I’ve spent all semester struggling with writer’s block here at ACRLog, feeling a lack of both focus and ideas. Which is not at all surprising (or unique to me) given the many crises unfolding simultaneously in the U.S. and the world right now. I think what I keep getting stuck on is the desire to write something useful, a piece with practical suggestions and ideas for how to make our experiences in our libraries and institutions this semester just a little bit better and easier, for us and our patrons. I sometimes feel like I should be writing more here about library leadership, shining light on my day to day tasks as a library director. But there have been so many terrific articles and blog posts and twitter threads about managing with compassion during this time of remote work and multiple crises. What could I possibly have to add to the conversation, surely everything has already been said?
At my college and university our physical libraries are still closed, and my colleagues and I are all working remotely. It strikes me that while so much of what I do in my day to day is different with our continuing remote work — from spending hours figuring out how to share and sign PDFs across each of my and my colleagues’ different home computer setups, to trying to figure out at least semi-reasonable lighting for my many zoom meetings — lots of what I do is the same as in the beforetimes. I still meet monthly with each library faculty and staff member I supervise, to catch up on their projects and see if there’s anything they need (and brief meetings are still okay). We still have a meeting for all library faculty and staff, and I still share as much information as I can about the budget, campus planning, and the promotion and tenure process. My tenure-track and promotion-seeking colleagues and I still try to hold coworking space for a few hours each month to support each other as we make some progress on our research, writing, and scholarly reading.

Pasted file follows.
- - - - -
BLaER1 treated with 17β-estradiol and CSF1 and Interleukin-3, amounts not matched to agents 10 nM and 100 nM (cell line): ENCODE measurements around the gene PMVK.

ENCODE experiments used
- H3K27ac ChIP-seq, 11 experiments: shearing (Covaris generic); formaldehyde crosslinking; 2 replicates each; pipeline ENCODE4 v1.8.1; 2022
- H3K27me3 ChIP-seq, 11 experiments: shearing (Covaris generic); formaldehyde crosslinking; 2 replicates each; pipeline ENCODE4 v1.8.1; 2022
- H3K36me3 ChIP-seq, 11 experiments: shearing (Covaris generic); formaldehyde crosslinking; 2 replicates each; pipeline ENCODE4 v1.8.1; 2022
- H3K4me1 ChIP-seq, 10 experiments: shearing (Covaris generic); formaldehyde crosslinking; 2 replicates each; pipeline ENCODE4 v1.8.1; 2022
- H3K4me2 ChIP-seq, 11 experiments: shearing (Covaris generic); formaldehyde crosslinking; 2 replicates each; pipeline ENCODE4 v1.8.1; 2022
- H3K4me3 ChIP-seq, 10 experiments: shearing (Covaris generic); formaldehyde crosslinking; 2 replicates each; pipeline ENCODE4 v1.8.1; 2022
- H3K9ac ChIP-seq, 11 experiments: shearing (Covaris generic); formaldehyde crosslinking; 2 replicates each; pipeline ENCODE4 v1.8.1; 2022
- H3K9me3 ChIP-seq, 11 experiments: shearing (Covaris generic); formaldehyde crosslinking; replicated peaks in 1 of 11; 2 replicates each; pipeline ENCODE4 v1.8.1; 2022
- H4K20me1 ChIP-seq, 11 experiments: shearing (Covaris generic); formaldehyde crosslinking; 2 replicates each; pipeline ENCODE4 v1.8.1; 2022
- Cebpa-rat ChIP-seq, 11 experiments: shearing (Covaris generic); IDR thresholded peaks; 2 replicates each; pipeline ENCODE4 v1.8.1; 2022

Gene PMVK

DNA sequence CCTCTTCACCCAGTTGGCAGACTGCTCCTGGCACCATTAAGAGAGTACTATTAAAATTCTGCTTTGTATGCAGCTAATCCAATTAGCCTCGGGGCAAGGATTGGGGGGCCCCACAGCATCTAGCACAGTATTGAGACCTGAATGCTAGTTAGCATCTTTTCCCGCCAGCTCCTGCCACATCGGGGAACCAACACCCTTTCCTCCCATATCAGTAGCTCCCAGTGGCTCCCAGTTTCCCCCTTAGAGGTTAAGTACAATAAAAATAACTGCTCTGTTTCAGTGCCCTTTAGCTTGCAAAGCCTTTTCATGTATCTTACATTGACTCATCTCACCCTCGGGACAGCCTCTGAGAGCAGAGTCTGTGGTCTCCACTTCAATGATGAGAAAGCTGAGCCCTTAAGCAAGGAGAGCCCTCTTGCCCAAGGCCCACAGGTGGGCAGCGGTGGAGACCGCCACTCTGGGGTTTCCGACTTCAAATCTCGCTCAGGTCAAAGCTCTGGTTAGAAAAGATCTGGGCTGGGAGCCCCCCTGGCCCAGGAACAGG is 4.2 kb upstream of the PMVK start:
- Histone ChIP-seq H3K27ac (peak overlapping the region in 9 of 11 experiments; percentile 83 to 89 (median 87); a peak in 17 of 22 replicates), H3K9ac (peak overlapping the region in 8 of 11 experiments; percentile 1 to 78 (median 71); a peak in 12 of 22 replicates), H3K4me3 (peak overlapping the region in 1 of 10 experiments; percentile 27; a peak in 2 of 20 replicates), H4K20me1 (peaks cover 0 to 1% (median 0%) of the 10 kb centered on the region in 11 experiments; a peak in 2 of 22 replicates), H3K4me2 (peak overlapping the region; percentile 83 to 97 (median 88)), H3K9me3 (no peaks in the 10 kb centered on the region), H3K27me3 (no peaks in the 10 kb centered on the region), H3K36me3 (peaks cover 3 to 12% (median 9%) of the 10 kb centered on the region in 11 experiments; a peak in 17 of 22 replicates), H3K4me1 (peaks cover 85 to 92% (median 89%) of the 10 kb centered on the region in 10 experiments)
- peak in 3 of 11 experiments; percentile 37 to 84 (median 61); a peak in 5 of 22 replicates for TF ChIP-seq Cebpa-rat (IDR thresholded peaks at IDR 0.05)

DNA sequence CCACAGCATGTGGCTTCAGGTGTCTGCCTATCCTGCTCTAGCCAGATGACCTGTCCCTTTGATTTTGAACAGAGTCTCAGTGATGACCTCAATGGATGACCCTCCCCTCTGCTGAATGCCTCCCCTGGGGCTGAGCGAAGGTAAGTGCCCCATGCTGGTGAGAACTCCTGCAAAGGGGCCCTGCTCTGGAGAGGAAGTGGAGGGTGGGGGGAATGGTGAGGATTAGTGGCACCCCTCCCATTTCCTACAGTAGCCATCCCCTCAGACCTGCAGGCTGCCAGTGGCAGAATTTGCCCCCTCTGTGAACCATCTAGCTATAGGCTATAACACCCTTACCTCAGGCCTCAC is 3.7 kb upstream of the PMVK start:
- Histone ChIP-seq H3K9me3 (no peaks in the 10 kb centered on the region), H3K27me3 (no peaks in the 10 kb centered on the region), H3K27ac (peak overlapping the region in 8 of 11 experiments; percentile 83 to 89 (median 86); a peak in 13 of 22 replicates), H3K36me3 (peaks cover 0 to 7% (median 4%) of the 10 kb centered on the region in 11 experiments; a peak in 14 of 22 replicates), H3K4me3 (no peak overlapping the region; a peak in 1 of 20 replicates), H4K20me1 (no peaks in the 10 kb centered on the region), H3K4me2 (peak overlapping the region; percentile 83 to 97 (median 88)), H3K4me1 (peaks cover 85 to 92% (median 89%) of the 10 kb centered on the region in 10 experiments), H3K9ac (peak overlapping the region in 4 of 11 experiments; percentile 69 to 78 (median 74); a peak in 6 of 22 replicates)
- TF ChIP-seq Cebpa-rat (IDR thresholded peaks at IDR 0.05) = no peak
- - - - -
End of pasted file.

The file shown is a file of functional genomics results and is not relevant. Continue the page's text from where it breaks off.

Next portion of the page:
There are differences, though what’s feeling most different right now are mostly the details. I send a very brief update email to my colleagues each morning to let us all know if anyone’s scheduled out and to share other information when I have it. We’re now having our all library meeting every other week rather than once a month, just to make sure we all have a chance to share anything that’s coming up in our day to day (and if those meetings are brief that’s fine). Zoom fatigue is real, so it’s not ever a requirement for my colleagues to turn on cameras or to be participating in meetings on a computer — calling in is just fine, listening is just fine. I will admit that one detail I didn’t consider at the beginning of the semester when scheduling meetings is what it would feel like to me to have multiple back-to-back zooms. That is not a mistake I will make again next semester, for sure.
I appreciate all of our work in the library to support our patrons while remote. But it’s still hard, even 8+ months in. The college and university where I work decided several weeks ago that next semester will again be held overwhelmingly online, and like most of the other campuses our library will not be open to patrons next semester, nor will library faculty and staff be required to work onsite. I’m so grateful that we’ll be able to work safely off-campus next semester, though I miss working in person with everyone, so much.
I’m not sure that I’m leaving us with anything useful at the end of this post, despite my intentions. It’s easy for me to focus on the differences, the difficult differences in the ways we are all having to work together now. Though in writing this I’m reminded of how much is the same in our work, a reminder that’s helpful to me, and perhaps to you, too.